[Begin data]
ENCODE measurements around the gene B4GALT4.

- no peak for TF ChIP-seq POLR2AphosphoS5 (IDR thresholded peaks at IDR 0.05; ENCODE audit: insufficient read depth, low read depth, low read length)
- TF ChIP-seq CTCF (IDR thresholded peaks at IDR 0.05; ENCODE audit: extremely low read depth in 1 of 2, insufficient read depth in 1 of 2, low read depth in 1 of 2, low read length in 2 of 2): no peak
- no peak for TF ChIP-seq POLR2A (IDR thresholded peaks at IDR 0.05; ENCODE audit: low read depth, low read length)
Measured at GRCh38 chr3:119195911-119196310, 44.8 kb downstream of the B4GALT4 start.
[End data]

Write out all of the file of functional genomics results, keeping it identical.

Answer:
ENCODE measurements around the gene B4GALT4.

- no peak for TF ChIP-seq POLR2AphosphoS5 (IDR thresholded peaks at IDR 0.05; ENCODE audit: insufficient read depth, low read depth, low read length)
- TF ChIP-seq CTCF (IDR thresholded peaks at IDR 0.05; ENCODE audit: extremely low read depth in 1 of 2, insufficient read depth in 1 of 2, low read depth in 1 of 2, low read length in 2 of 2): no peak
- no peak for TF ChIP-seq POLR2A (IDR thresholded peaks at IDR 0.05; ENCODE audit: low read depth, low read length)
Measured at GRCh38 chr3:119195911-119196310, 44.8 kb downstream of the B4GALT4 start.